Phone: (44) 0115 951 5620
Fax: (0115) 951 4159
Web page: http://www.nottingham.ac.uk/economics/cedex/
More information through EDIRC

Related research

Keywords: Favouritism; Group Identity; Group Behaviour; Group Size; Design of Laboratory Experiment;

Other versions of this item:

Find related papers by JEL classification:

References

References listed on IDEAS
Please report citation or reference errors to , or , if you are the registered author of the cited work, log in to your RePEc Author Service profile, click on "citations" and make appropriate adjustments.:
as in new window
  1. Klaus Abbink & Jordi Brandts & Benedikt Herrmann & Henrik Orzen, 2008. "Inter-Group Conflict and Intra-Group Punishment in an Experimental Contest Game," UFAE and IAE Working Papers 723.08, Unitat de Fonaments de l'Anàlisi Econòmica (UAB) and Institut d'Anàlisi Econòmica (CSIC).
  2. Orana Bandiera & Iwan Barankay & Imran Rasul, 2006. "The evolution of cooperative norms: Evidence from a natural field experiment," Natural Field Experiments 00210, The Field Experiments Website.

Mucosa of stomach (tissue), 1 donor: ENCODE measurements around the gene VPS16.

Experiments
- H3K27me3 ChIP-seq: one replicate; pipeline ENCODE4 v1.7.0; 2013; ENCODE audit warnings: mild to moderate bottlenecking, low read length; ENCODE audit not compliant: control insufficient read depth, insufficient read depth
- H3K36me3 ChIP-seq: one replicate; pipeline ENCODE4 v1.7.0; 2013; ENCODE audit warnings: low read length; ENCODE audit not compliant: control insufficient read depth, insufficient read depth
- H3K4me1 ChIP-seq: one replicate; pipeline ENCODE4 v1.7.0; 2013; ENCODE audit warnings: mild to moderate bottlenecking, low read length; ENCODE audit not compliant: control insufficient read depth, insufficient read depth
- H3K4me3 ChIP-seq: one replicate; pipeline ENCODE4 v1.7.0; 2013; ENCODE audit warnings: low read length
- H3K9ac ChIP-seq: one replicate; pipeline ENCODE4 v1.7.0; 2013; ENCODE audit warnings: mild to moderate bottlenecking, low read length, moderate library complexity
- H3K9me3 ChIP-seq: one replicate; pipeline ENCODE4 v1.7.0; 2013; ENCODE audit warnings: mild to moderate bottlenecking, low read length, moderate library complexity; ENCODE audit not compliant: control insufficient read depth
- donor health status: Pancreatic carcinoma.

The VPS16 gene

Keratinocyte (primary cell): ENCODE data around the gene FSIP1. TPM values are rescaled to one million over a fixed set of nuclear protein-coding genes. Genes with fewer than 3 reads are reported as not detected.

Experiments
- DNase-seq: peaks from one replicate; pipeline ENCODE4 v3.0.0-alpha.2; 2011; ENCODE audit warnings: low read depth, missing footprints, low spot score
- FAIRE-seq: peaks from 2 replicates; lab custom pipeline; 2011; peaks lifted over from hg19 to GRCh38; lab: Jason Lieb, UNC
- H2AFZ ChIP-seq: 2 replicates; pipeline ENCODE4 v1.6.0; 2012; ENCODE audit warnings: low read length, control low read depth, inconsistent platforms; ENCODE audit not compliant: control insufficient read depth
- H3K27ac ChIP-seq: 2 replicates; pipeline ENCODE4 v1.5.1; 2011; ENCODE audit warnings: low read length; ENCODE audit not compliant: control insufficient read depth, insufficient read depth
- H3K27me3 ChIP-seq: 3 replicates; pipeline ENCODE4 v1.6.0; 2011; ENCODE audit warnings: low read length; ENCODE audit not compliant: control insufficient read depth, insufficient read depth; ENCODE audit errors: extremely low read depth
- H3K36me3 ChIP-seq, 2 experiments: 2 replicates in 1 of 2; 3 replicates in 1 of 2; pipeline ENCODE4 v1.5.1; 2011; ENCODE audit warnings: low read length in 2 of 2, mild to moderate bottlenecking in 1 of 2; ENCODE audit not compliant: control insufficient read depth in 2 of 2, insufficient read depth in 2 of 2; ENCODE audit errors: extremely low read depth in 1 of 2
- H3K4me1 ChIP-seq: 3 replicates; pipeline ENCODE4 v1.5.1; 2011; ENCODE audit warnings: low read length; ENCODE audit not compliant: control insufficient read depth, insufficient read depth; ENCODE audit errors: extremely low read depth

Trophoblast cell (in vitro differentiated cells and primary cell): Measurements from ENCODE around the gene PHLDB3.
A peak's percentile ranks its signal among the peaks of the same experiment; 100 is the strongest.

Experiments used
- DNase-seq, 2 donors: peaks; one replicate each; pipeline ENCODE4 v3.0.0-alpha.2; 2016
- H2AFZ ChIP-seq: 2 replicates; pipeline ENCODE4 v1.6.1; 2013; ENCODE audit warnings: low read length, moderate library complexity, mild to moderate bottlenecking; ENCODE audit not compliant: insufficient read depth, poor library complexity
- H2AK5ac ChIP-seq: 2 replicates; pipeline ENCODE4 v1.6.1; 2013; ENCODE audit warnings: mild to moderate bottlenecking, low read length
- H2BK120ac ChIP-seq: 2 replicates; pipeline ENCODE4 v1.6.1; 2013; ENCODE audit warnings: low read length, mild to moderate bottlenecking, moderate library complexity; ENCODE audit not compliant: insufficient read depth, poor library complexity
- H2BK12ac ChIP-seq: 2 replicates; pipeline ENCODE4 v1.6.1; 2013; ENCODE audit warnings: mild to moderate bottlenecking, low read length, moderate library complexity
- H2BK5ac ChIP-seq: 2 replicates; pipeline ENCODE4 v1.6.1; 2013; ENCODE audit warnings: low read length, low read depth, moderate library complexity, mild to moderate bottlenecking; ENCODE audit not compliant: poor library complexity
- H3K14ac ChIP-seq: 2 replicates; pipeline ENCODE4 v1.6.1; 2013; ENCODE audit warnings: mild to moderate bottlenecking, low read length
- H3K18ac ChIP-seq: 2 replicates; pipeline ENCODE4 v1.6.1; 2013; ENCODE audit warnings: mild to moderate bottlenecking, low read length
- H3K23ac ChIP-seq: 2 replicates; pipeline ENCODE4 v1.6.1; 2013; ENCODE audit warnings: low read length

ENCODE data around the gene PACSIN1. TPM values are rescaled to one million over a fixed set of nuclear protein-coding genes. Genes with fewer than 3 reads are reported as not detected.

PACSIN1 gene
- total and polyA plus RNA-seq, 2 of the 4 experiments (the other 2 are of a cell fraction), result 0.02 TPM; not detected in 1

3. Ernst Fehr & Klaus M. Schmidt, . "A Theory of Fairness, Competition and Cooperation," IEW - Working Papers 004, Institute for Empirical Research in Economics - University of Zurich.
  4. Berg Joyce & Dickhaut John & McCabe Kevin, 1995. "Trust, Reciprocity, and Social History," Games and Economic Behavior, Elsevier, vol. 10(1), pages 122-142, July.
  5. Camille Chaserant, 2006. "Minimal group identity and gender in ultimatum games," EconomiX Working Papers 2006-13, University of Paris West - Nanterre la Défense, EconomiX.
  6. Robert Witt & Neil Rickman, 2005. "Favouritism and financial incentives: A natural experiment," School of Economics Discussion Papers 0105, School of Economics, University of Surrey.
  7. Stahl, Dale O. & Haruvy, Ernan, 2006. "Other-regarding preferences: Egalitarian warm glow, empathy, and group size," Journal of Economic Behavior & Organization, Elsevier, vol. 61(1), pages 20-41, September.
  8. Charness, Gary & Rabin, Matthew, 2002. "Understanding Social Preferences with Simple Tests," Department of Economics, Working Paper Series qt3d04q5sm, Department of Economics, Institute for Business and Economic Research, UC Berkeley.